Prepare Smoker

The next step is to prepare the smoker. If you are like me and using an electric smoker with wood on the bottom, then put the wood chips in the bottom of the smoker right under the heat source. Many electric smokers are already designed to let you put the wood chips in, otherwise, you will need to put them in a pan and insert them into the smoker.

Adjust the Heat

The next step is to adjust the heat to smoke your pork roast. It is essential that you follow the manufacturer's directions to smoke the meat at 235 degrees. On my electric smoker, I can simply set the temperature and forget it. Propane and charcoal smokers require a little more monitoring.

Insert the Meat

Once your smoker has reached 223 degrees consistently, then you need to put the meat directly on the grates. It will take approximately two hours per pound for the meat to cook. You do not want to disturb the meat during the cooking process because it will cause the meat's juices to run out, and the meat will taste dry.

Add Barbecue Sauce

About halfway through the cooking process, use a pastry brush to apply barbecue sauce to the meat. Coating it now will add flavor to the meat. It will also help the meat form a crust so that the meat's juices do not run. You will want to hurry when applying the sauce so that your smoker does not lose too much heat.

Finish Cooking the Pork Roast

You should finish cooking the pork roast until it reaches an internal temperature of 200 degrees. Use a meat thermometer stuck into the thickest part of the roast to measure the temperature. After all, you do not want to eat raw pork. Once the meat is done, take it out and put it on a platter. Try not to poke any holes in the meat when moving it.

Cover with Aluminum Foil

Make a pop-up tent shape of aluminum foil and cover the meat. Let the meat sit covered for at least 10 minutes. This lets the meat have time to reabsorb its juices resulting in a more flavorful and juicy cut of meat. Try not to move the meat during this process.

Apply Barbecue Sauce

After the meat has rested, then you can use the pastry brush to add more barbecue sauce if desired. Another option is to serve barbecue sauce alongside the meat when presented at the fundraiser. This option is my favorite because it allows people decide the amount of barbecue sauce that is right for them.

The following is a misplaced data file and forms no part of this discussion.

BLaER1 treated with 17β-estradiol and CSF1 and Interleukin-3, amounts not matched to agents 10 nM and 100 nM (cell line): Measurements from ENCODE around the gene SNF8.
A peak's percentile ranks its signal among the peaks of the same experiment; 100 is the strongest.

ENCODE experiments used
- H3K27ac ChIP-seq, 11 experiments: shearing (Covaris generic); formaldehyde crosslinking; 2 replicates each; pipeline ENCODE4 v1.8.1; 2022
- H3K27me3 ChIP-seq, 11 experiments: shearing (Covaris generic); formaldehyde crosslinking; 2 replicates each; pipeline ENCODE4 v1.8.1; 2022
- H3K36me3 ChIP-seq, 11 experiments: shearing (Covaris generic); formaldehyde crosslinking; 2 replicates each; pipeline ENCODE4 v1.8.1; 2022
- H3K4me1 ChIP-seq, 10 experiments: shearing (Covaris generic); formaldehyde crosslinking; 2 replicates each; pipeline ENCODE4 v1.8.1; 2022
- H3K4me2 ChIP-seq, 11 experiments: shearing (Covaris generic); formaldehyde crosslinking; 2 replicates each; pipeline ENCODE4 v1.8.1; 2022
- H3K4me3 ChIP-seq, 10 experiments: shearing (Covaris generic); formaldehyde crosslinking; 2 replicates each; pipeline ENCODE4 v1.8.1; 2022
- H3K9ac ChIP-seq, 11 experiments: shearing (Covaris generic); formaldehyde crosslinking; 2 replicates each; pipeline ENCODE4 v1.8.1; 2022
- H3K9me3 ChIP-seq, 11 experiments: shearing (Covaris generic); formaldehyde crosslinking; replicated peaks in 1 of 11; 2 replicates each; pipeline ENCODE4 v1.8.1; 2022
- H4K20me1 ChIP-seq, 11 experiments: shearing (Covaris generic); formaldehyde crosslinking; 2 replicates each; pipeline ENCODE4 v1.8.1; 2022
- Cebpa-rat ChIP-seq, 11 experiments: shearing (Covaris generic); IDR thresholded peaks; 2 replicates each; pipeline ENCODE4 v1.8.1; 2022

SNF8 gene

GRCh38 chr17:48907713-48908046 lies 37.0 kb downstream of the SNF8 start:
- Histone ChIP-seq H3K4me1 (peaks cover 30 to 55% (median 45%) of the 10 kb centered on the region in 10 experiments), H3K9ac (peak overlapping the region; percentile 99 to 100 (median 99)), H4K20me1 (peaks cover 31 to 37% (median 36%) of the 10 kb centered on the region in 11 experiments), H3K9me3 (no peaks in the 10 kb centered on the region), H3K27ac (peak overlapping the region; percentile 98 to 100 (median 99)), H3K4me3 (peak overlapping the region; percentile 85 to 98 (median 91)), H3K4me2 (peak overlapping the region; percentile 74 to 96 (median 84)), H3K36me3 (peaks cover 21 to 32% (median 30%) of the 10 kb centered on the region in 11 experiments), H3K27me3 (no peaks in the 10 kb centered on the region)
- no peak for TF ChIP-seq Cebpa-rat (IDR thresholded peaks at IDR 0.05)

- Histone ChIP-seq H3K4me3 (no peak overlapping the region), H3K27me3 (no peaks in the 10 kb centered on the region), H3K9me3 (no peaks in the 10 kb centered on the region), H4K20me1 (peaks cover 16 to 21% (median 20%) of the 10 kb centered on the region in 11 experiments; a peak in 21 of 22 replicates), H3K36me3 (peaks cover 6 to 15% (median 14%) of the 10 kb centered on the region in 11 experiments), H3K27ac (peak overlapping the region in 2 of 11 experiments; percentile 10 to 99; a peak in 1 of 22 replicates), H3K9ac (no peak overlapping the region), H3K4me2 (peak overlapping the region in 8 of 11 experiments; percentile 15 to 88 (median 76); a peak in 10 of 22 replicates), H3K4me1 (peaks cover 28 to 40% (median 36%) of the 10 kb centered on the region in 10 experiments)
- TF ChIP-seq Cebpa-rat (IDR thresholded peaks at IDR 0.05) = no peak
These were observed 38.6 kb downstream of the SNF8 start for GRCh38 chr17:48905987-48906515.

Slice Meat

Take a close look at your pork roast. You will notice that all the muscle fiber is going in one direction. Use an extremely sharp knife to cut against the grain. Be sure to find the muscle fiber as the smoker grate marks will be the most prominent on the outside of the steak.

Serve and Enjoy

You can serve the smoked pork roast with a variety of sides. Think about coleslaw and potato salads for a traditional barbecue meal. Alternatively, you can shred the pork roast and mix it with more barbecue sauce. Then, serve it on buns for pulled pork sandwiches along with your favorite condiments like onions and pickles.

Conclusion

Sharing the best information about how to smoke a pork roast was important to me because I want you to enjoy your new smoker. Pork roast is a simple meat to smoke. Therefore, it is often a great place for a beginner to start before moving on to more complicated meats. Choosing a piece of pork with enough marbling, using a dry rub and smoking over wood will enhance the meat's flavor. Figure on smoking the pork roast for two hours per pound. I prefer an electric smoker because it is easy to set it up and forget it allowing the smoker to maintain the right internal temperature. While you may be tempted to take the pork roast out before it reaches 200 degrees, leave it in the smoker to avoid food safety issues.

I hope that you have enjoyed reading this article. If you have any additional tips, then feel free to share them. We also would really appreciate it if you would share this article.

Frequently Asked Questions